Dan Feldman

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Warriors sure notice the nightlife difference in playing Jazz rather than Clippers


The Warriors awaited their second-round opponent until yesterday, when the Jazz beat the Clippers. That means Golden State will spend Saturday night in Utah, where Game 3 starts at 6:30 p.m. locally and the rest of the night is free. Safe to say, there’s a difference between Salt Lake City and Los Angeles, where the Warriors would’ve been if the Clippers won.

Draymond Green, via Chris Haynes of ESPN:

“It’s the playoff,” he said. “Nobody worried about nightlife during the playoffs.”

He might want to check with his teammates on that.

Matt Barnes, via Haynes:

“No comparison. There’s no such thing, man,” Warriors’ forward Matt Barnes told ESPN. “There’s no nightlife in Utah. Obviously as players, you want to be able to have a little bit of a nightlife, but the main focus is winning games. Me personally, I want to get out there because I want to beat the Clippers. That’s my former team and my kids are out there. But as far as nightlife, there’s no comparison to nightlife in Utah and L.A.”

Kevin Durant, via Haynes:

“I’m sure it’s probably clubs, but I’ve never been to one in Utah,” Kevin Durant told ESPN. “It’s a few restaurants close to the hotel, but you’re not scattered out. L.A. is just bigger. That’s the only difference. But preparation wise, my approach is the same as in any other city.”

Andre Iguodala:

“The problem with Utah is that you’re just sitting there and your mind is like dead, because in L.A., you still got energy for the game,” Andre Iguodala said. “Because you’re in L.A., you’re like, ‘Man, this is just the vibe in L.A.’ but in Utah, it can kind of lull you to sleep. And then you’ve slept too long or I’m bored out of my mind and now you got to try to pump yourself up for the game. You know you’re in the playoffs and you’re supposed to be pumped anyway, but the vibe is just like, ‘Man, let’s just get out of here.'”

I would love to know the exact question the players were asked. It might change how we view these answers. But Haynes is a responsible reporter, and he framed his article:

It’s safe to say that the Golden State Warriors were pulling for the LA Clippers to advance past the Utah Jazz in the first round of the Western Conference playoffs.

Their rooting interest, however, had nothing to do with which team would present the stiffest challenge on the basketball court. Rather, it had everything to do with where they will spend their leisure hours when the second-round series shifts to Games 3 and 4.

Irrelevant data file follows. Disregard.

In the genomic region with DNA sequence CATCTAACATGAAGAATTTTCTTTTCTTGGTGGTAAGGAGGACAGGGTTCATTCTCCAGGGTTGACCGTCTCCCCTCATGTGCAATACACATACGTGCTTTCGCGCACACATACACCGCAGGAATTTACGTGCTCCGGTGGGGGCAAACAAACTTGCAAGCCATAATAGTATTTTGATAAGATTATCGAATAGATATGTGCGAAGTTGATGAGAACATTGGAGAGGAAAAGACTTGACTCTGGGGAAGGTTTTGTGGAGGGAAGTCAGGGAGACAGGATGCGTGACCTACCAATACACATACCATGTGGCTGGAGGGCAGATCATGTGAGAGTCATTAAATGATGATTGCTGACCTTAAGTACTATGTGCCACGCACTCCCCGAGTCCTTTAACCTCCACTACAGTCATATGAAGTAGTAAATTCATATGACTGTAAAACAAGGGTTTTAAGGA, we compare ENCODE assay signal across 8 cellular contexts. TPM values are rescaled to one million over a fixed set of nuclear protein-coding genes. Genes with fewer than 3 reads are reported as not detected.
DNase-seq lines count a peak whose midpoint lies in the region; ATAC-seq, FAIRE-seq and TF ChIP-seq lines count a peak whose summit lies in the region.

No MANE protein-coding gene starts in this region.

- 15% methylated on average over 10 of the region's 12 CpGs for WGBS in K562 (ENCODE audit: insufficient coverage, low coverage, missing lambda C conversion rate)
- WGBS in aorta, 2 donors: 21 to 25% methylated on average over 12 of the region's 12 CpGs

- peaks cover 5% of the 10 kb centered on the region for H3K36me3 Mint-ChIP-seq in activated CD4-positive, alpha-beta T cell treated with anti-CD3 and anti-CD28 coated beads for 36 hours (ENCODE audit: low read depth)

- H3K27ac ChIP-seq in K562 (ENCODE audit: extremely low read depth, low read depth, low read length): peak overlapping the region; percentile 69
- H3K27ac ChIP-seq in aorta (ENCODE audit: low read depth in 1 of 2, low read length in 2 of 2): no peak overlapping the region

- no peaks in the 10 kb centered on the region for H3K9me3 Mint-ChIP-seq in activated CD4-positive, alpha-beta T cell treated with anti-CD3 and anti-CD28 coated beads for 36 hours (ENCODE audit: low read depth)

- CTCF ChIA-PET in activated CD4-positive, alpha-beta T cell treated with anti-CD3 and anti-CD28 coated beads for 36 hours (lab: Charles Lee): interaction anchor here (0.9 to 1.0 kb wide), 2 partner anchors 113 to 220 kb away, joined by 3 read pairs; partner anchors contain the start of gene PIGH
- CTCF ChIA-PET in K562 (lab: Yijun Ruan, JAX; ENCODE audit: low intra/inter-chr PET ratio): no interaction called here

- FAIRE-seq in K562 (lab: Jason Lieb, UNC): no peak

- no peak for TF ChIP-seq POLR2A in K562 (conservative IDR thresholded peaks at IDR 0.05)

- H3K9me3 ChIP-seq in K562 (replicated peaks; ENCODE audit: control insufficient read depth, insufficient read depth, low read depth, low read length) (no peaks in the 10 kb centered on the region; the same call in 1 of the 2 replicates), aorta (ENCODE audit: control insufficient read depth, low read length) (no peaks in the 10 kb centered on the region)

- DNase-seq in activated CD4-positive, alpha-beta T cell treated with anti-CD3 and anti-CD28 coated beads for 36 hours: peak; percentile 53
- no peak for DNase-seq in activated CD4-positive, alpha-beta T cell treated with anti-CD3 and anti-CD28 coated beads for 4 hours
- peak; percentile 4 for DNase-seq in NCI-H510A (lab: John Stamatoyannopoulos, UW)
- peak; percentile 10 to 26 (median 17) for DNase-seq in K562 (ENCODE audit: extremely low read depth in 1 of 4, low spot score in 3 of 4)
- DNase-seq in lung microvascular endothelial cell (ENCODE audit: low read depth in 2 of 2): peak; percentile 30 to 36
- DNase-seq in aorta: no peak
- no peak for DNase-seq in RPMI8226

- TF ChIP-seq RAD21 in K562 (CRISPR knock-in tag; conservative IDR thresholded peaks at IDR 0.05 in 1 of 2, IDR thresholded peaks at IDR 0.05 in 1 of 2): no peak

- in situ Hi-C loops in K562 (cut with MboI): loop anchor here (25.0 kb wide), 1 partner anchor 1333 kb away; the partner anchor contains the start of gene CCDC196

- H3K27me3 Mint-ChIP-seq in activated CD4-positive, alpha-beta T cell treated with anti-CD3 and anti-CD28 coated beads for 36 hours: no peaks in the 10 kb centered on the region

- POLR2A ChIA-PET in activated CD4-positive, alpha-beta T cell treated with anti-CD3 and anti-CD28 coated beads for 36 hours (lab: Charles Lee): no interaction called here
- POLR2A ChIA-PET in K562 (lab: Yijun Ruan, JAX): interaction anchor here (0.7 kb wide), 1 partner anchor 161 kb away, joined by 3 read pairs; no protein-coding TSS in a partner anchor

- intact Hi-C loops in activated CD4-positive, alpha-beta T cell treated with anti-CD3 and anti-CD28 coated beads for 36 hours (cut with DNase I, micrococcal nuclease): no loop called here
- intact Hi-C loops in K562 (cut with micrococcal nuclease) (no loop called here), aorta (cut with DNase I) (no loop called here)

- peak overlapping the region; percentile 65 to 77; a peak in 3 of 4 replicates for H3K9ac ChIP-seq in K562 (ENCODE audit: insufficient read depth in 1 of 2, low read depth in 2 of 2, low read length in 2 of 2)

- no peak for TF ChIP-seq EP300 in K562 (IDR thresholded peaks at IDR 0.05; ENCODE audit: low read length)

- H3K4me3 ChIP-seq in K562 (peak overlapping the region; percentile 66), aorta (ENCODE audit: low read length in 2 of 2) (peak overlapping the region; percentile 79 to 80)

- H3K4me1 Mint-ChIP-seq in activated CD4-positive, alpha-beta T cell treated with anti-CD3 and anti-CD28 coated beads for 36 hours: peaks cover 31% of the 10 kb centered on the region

The Warriors present an image of effortlessly cruising to wins, but they work very hard to prepare. They know when to buckle down and focus.

It’s interesting that two newcomers, Durant and Barnes, are the leading voices in this article. Iguodala also discussed the advantages of playing in low-key Salt Lake City. Durant and Barnes might have been attracted to Golden State to have it all – the partying and the winning – but a heightened commitment is necessary in the playoffs. I wonder whether their teammates will talk to them about that.

The Warriors can still run all over Utah, but there’s now a little more pressure to back it up after this talking.

Does adjusting for playoff rotations show Cavaliers’ burden?

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A team’s won-loss record, seed and point difference tell us something about its quality.

But by this point, the second round of the playoffs, many of the players involved in assembling that won-loss record, seed and point difference have changed.

Teams have made in-season trades and signed players after buyouts. Injuries have happened. Rotations have been shortened.

As we did before the playoffs:

I’ve found how many points per 100 possessions teams score and allow when five players projected to be in the postseason rotation are on the floor together.

This is hardly a perfect measure. Teams rarely announce their playoff rotations, so we’re left with my predictions of which players will receive regular playing time. The minutes distribution among players in the adjusted rating can vary from what it’ll be during the playoffs. This doesn’t take into account opponent quality. Some teams have larger samples than others.

But I find it useful, another data point among the many necessary to evaluate the upcoming playoffs. It shows how the players we project to see on the court for the next few months have played together, without someone else affecting the chemistry.

Here’s each team’s offensive, defensive and net ratings adjust from the regular season to counting only lineups (regular season and first round) that include five players projected to be in the playoff rotation (using nbawowy! to calculate):

Eastern Conference

1. Boston Celtics

  • Offensive rating: 112.4 to 114.4 to 116.2
  • Defensive rating: 109.8 to 109.2 to 110.4
  • Net rating: +2.6 to +5.2 to +5.8

3. Toronto Raptors

  • Offensive rating: 113.1 to 116.8 to 113.8
  • Defensive rating:  108.9 to 106.6 to 108.1
  • Net rating: +4.2 to +10.2 to +5.7

4. Washington Wizards

  • Offensive rating: 111.7 to 116.5 to 115.6
  • Defensive rating:  110.0 to 110.7 to 110.5
  • Net rating: +1.7 to +5.8 to +5.1

2. Cleveland Cavaliers

  • Offensive rating: 114.4 to 118.0 to 117.9
  • Defensive rating:  111.1 to 112.1 to 113.6
  • Net rating: +3.3 to +5.9 to +4.3

Western Conference

1. Golden State Warriors

  • Offensive rating: 116.6 to 121.7 to 122.9
  • Defensive rating:  104.9 to 102.9 to 102.8
  • Net rating: +11.7 to +18.8 to +20.1

3. Houston Rockets

  • Offensive rating: 115.5 to 118.5 to 118.1
  • Defensive rating: 109.7 to 109.5 to 109.2
  • Net rating: +5.8 to +9.0 to +8.9

2. San Antonio Spurs

  • Offensive rating: 111.7 to 115.4 to 116.3
  • Defensive rating: 104.2 to 106.9 to 108.1
  • Net rating: +7.5 to +8.5 to +8.2

5. Utah Jazz

  • Offensive rating: 110.7 to 112.5 to 112.9
  • Defensive rating:  106.4 to 107.2 to 104.7
  • Net rating: +4.3 to +5.3 to +8.2


  • The Warriors continue to soar above everyone else.
  • The Cavaliers, after a close sweep of the Pacers and better look at their playoff rotation, have the lowest adjusted net rating of the eight remaining teams. They can probably flip a switch, but this shows that’s necessary.
  • Every remaining Western Conference team has a higher adjusted net rating than every remaining Eastern Conference team.